US import prices rebound in April, but trend remains weak

Washington, May 12 (BNA): US import prices rose in April for the first time since late 2022 amid rising fuel costs, but imported inflation pressures remained low.

The Labor Department said on Friday that import prices rose 0.4% last month after falling 0.8% in March. Reuters reported that last month’s increase was the first since December 2022.

Economists polled by Reuters had expected import prices, which do not include tariffs, to rise 0.3 percent. Import prices in the 12 months through April fell 4.8%, matching the decline in March. Import prices have now fallen for three consecutive months year on year.

The government reported this week that annual increases in consumer and producer prices in April were the smallest in more than two years, boosting expectations that the Federal Reserve will halt interest rate increases at next month’s meeting.

The US central bank has raised its benchmark interest rate by 500 basis points to a range of 5.00%-5.25% since March 2022, and indicated last week that it may halt the fastest monetary tightening campaign since the 1980s.

Imported fuel prices rose 4.5% after falling 3.9% in March. It was driven by a 5.7% jump in petroleum prices, which offset a 17.4% drop in natural gas prices. The cost of importing foodstuffs increased by 0.2%.

With the exception of fuel and food, import prices remain unchanged. These core import prices fell 0.5% in March. The weakness of the dollar against the currencies of the main trading partners of the United States, which is likely to prevent further declines in the prices of essential imports.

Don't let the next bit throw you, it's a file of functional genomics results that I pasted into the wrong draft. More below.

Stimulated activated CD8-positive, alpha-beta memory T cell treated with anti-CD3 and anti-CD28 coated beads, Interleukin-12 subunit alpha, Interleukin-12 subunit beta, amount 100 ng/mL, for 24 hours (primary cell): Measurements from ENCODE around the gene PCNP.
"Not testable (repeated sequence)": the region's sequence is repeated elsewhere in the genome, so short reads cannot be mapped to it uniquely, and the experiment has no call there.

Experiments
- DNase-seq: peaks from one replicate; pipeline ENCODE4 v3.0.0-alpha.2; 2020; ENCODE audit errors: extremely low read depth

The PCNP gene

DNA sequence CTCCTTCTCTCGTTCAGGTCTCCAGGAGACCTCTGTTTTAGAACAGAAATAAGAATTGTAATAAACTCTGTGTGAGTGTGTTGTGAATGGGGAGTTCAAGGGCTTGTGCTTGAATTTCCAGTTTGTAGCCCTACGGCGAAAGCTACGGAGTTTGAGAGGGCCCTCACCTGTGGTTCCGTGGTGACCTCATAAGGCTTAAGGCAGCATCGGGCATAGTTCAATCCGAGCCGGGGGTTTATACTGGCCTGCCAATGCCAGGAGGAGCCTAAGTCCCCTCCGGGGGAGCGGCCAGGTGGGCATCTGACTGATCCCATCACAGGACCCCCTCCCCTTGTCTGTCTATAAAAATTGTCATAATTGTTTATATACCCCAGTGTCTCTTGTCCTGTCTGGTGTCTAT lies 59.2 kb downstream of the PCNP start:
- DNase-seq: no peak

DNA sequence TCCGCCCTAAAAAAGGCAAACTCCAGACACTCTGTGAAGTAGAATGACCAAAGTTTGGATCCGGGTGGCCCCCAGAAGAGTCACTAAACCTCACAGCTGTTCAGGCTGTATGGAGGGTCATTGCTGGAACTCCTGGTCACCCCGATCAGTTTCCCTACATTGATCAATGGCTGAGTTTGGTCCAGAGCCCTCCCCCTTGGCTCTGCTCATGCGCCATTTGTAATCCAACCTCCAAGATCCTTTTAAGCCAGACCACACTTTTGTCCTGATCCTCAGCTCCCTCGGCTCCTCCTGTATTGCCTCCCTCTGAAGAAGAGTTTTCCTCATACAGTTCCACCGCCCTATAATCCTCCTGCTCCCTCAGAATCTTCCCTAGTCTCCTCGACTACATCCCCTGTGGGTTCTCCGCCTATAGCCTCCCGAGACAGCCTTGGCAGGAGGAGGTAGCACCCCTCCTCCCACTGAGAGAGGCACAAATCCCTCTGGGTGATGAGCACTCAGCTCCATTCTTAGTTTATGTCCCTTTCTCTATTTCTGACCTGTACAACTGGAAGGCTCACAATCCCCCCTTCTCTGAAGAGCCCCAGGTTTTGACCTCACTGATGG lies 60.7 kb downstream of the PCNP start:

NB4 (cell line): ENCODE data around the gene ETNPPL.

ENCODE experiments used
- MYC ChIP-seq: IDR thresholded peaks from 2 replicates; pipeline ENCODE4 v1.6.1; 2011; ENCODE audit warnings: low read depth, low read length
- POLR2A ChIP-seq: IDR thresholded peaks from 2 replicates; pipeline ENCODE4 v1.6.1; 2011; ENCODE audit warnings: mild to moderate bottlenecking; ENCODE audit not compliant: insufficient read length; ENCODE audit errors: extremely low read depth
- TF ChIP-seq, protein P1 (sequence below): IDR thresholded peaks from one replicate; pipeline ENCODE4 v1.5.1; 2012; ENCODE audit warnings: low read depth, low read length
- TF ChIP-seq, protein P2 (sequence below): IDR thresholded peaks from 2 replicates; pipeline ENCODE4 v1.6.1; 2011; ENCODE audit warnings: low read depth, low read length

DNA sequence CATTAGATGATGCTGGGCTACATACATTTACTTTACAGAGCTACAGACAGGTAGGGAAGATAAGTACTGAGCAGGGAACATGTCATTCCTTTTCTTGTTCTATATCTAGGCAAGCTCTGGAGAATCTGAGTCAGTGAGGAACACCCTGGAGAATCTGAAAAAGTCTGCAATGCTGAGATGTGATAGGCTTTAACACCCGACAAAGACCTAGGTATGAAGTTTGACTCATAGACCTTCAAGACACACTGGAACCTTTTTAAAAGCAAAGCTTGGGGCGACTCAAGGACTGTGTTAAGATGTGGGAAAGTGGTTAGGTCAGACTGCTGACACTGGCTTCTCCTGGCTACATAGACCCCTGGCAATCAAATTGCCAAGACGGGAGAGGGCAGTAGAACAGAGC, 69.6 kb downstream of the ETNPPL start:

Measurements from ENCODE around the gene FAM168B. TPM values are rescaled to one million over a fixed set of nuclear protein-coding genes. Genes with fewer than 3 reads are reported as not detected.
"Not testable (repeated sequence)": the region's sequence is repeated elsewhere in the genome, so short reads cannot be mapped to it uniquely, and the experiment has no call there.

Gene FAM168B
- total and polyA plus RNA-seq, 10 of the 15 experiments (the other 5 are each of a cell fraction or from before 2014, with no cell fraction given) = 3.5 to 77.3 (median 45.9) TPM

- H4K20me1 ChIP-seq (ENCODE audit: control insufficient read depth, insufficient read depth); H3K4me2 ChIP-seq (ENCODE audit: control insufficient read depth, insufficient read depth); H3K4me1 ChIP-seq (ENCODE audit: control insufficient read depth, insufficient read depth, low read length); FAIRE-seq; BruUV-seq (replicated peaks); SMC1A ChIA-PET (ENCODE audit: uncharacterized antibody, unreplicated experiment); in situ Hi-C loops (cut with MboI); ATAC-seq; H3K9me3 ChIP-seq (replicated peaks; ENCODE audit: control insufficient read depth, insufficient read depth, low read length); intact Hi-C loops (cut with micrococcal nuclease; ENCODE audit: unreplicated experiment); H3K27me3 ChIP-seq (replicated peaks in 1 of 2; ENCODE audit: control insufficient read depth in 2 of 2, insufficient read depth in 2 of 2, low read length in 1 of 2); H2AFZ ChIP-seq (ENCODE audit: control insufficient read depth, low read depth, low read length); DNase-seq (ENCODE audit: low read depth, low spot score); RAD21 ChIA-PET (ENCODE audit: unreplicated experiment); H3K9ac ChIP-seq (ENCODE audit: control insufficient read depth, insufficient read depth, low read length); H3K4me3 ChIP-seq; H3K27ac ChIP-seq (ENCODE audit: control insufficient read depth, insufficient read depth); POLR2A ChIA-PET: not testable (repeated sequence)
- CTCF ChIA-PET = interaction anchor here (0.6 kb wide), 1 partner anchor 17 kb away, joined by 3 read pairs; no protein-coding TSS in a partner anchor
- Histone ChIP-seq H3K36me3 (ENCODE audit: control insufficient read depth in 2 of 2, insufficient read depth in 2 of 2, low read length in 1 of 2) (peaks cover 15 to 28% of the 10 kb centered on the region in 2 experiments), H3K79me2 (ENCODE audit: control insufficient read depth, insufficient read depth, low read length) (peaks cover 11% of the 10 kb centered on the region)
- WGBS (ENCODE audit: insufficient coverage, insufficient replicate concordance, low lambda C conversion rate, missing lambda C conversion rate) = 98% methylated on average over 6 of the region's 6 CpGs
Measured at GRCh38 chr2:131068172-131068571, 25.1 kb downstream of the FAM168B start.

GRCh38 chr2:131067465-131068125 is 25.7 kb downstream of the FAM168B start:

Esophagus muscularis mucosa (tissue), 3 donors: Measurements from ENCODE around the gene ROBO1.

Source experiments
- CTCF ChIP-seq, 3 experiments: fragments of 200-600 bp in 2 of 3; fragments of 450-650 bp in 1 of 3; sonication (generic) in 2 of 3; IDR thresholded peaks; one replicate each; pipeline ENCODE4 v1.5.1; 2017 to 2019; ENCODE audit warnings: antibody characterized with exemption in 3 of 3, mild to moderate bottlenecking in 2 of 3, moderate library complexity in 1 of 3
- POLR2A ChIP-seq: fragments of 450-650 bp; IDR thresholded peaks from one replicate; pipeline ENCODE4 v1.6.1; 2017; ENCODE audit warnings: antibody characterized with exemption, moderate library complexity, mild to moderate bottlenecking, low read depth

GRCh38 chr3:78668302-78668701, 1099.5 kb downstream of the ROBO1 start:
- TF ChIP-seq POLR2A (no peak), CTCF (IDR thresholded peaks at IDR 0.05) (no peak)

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The cost of imported capital goods fell by 0.1% for the second month in a row. Prices of imported cars and spare parts have not changed. The cost of consumer goods excluding automobiles rebounded 0.2% after falling 0.3% in March.

Import prices from China fell 0.3%, continuing their decline this year. They were burdened by making cheaper computers and peripherals. Chinese import prices fell 1.9% year-on-year.

The cost of imports from Japan, Canada, Mexico and the European Union rose in April.

The report also showed export prices rose 0.2% in April after declining by 0.6% in March. Agricultural export prices rose 0.4% as higher prices for corn, nuts, meat and vegetables offset lower prices for fruits and soybeans.

Non-agricultural export prices rose 0.2%, supported by industrial supplies and materials as well as capital and consumer goods.

Export prices fell 5.9% year-on-year in April, the sharpest drop since May 2020, after falling 5.2% in March.


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